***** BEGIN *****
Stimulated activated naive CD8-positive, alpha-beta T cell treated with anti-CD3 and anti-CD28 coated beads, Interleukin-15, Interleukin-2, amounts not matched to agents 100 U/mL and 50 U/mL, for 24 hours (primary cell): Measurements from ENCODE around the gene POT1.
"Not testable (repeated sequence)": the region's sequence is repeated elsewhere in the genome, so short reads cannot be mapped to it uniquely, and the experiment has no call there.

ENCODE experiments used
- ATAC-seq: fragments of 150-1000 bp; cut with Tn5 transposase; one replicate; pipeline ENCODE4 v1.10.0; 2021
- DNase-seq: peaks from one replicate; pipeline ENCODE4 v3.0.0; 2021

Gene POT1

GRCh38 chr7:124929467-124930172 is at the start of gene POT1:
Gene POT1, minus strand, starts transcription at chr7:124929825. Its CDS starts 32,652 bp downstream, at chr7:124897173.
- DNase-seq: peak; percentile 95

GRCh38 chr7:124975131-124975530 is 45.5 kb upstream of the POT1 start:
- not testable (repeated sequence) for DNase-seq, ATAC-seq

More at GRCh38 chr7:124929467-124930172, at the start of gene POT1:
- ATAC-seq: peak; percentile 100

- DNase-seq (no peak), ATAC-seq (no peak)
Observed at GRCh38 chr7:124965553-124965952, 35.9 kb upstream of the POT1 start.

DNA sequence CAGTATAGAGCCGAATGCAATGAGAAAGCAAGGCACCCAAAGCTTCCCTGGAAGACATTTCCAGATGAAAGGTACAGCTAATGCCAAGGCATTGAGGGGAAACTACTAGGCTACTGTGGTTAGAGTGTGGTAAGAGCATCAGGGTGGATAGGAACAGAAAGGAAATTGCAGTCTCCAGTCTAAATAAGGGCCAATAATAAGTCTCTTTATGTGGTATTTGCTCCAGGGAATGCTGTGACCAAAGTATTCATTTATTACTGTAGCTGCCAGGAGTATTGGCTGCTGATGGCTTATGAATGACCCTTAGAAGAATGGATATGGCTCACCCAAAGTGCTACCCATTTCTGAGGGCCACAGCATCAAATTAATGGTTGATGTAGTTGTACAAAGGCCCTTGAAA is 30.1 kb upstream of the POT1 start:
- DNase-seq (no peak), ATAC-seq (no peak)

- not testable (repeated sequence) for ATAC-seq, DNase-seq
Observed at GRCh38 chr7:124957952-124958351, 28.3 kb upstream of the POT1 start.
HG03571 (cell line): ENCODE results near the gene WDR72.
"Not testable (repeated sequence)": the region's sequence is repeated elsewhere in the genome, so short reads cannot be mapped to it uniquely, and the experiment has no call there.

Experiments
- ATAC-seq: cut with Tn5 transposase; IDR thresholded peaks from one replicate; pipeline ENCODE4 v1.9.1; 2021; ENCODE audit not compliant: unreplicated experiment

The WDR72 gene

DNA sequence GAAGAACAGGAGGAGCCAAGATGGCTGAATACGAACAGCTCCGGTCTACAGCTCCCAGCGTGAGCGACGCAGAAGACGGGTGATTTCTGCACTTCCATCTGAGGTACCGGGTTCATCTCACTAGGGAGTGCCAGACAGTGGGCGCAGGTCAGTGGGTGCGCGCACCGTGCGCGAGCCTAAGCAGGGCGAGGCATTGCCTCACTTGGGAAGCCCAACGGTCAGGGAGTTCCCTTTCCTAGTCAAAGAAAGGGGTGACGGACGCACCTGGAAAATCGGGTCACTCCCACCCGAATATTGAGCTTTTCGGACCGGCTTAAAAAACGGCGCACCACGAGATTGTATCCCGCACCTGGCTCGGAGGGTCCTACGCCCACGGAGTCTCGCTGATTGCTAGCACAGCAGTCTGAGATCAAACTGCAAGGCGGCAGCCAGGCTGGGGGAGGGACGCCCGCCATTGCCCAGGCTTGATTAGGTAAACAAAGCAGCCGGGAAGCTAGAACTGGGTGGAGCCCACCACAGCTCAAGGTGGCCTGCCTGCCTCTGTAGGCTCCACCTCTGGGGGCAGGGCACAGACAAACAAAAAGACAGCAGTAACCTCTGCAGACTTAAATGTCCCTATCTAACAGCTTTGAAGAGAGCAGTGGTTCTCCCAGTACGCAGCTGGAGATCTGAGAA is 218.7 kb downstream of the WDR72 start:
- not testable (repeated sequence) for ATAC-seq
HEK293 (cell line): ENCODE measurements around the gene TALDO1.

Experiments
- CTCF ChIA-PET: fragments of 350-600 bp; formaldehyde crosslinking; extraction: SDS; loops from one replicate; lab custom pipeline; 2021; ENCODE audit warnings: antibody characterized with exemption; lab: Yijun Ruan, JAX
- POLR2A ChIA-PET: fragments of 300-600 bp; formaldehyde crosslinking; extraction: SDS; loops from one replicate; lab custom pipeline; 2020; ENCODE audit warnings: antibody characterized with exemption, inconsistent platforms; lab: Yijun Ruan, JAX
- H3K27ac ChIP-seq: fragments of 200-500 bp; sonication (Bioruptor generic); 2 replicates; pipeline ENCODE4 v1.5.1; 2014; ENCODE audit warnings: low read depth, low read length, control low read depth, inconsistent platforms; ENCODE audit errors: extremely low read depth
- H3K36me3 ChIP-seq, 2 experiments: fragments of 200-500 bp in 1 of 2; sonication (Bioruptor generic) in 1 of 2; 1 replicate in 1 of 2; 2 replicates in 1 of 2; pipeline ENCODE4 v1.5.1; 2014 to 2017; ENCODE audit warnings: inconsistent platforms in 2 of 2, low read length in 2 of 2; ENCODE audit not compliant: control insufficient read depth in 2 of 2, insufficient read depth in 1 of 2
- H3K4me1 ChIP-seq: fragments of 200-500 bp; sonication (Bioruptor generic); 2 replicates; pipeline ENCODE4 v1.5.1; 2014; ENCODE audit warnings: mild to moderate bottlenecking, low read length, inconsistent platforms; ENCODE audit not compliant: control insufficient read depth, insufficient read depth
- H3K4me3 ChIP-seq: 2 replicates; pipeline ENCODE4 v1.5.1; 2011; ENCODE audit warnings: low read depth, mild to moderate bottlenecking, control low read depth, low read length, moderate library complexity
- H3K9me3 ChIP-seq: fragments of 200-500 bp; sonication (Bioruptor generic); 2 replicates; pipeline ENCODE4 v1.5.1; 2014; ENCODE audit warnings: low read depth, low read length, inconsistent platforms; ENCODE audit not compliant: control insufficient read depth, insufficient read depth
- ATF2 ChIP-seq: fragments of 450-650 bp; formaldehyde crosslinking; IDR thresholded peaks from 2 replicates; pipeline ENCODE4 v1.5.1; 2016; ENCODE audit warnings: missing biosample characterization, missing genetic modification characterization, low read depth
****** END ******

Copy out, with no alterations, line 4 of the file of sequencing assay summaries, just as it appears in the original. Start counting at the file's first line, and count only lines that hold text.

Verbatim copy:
- ATAC-seq: fragments of 150-1000 bp; cut with Tn5 transposase; one replicate; pipeline ENCODE4 v1.10.0; 2021